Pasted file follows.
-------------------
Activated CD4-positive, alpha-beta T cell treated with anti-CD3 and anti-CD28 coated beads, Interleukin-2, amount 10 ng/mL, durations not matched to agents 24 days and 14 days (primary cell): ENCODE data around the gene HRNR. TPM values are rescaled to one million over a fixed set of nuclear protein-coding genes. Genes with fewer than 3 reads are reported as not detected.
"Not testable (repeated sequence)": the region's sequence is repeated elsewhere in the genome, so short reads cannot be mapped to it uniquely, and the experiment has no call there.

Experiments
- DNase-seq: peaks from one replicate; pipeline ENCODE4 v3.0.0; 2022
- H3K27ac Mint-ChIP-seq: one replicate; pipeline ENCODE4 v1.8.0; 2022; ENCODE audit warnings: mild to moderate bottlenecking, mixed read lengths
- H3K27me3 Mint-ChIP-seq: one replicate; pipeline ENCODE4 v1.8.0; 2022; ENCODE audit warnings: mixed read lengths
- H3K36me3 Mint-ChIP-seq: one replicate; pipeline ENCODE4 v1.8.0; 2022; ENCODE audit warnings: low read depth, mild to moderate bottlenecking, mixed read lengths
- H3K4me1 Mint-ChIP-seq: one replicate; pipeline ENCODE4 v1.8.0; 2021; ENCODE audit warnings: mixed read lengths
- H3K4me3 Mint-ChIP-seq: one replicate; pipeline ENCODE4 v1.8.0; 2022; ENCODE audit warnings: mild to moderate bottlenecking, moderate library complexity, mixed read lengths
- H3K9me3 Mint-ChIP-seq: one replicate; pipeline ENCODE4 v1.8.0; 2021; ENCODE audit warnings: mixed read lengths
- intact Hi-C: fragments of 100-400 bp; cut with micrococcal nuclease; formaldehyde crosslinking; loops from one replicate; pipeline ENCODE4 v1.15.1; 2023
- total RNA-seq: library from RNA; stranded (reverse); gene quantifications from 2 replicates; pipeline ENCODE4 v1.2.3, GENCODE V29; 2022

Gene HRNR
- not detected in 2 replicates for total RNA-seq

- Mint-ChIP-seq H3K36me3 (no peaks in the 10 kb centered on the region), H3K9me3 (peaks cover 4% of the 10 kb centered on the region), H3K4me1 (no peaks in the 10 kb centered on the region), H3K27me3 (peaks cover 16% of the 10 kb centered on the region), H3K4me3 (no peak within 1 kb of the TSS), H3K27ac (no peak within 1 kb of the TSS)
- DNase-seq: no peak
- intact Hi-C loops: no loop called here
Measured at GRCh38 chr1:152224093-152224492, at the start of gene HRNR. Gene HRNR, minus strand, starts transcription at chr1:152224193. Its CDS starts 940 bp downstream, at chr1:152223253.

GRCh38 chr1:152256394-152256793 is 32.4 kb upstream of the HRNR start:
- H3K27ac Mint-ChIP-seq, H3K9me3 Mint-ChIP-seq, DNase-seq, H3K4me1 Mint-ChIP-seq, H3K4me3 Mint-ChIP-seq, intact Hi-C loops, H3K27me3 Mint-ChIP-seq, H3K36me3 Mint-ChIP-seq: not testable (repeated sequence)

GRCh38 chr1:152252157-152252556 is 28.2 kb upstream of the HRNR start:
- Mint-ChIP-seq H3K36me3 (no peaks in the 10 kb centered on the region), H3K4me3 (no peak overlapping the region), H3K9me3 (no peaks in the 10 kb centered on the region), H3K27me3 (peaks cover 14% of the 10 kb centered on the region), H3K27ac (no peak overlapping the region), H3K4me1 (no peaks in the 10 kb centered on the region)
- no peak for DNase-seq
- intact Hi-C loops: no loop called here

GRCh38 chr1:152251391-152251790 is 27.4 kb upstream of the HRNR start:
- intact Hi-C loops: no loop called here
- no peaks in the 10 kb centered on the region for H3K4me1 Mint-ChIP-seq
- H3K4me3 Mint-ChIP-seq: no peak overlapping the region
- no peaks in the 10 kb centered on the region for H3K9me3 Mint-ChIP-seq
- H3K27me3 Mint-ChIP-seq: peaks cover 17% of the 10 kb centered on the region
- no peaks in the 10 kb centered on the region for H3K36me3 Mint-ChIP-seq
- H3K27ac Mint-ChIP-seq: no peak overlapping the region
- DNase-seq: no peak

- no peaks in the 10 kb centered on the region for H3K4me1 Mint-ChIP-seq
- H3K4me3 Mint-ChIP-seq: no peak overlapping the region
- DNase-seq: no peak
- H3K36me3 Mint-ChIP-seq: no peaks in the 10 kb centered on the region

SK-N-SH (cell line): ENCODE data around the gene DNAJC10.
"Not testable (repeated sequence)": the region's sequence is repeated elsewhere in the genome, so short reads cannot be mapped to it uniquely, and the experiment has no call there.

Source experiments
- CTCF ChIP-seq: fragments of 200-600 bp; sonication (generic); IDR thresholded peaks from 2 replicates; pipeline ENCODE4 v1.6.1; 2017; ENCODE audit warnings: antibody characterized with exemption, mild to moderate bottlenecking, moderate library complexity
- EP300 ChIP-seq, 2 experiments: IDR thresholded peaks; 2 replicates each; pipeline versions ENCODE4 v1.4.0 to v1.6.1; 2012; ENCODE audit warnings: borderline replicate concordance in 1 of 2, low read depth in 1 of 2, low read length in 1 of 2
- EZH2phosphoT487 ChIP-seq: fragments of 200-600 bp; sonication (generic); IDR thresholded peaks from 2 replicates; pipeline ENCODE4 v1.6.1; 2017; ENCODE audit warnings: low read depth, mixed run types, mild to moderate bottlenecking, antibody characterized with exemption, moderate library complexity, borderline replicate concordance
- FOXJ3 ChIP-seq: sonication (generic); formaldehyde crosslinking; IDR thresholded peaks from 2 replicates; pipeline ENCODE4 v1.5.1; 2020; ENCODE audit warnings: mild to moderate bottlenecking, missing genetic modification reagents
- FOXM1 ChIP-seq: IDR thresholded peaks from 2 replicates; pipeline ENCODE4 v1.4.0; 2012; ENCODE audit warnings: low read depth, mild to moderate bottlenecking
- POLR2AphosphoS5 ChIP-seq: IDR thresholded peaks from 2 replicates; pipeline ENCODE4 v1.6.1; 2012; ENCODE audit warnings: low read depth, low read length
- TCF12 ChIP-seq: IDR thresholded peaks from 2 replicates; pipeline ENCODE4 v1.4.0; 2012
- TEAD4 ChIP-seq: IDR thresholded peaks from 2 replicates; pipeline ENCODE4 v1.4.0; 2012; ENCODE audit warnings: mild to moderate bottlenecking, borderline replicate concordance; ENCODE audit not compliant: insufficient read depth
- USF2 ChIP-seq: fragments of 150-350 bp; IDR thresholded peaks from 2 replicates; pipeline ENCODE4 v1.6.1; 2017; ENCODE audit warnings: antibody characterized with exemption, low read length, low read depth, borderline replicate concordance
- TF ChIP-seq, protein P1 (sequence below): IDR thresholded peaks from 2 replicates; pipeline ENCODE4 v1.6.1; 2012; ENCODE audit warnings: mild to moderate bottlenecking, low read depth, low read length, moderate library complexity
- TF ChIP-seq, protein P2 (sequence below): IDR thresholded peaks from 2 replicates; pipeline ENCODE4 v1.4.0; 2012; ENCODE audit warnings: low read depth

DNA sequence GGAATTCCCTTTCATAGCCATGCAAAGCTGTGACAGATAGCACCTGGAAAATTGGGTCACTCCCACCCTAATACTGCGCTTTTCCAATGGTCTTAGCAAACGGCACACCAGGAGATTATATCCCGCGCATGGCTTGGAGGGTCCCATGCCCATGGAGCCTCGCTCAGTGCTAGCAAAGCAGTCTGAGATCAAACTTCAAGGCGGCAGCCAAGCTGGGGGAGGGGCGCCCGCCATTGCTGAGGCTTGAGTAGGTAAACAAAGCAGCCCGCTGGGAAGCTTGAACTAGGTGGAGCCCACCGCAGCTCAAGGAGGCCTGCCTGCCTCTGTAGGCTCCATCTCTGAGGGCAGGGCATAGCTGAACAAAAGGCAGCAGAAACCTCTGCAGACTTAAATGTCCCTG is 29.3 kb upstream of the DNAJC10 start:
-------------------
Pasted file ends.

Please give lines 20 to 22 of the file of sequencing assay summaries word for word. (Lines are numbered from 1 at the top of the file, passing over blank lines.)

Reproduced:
- H3K27ac Mint-ChIP-seq, H3K9me3 Mint-ChIP-seq, DNase-seq, H3K4me1 Mint-ChIP-seq, H3K4me3 Mint-ChIP-seq, intact Hi-C loops, H3K27me3 Mint-ChIP-seq, H3K36me3 Mint-ChIP-seq: not testable (repeated sequence)

GRCh38 chr1:152252157-152252556 is 28.2 kb upstream of the HRNR start:
- Mint-ChIP-seq H3K36me3 (no peaks in the 10 kb centered on the region), H3K4me3 (no peak overlapping the region), H3K9me3 (no peaks in the 10 kb centered on the region), H3K27me3 (peaks cover 14% of the 10 kb centered on the region), H3K27ac (no peak overlapping the region), H3K4me1 (no peaks in the 10 kb centered on the region)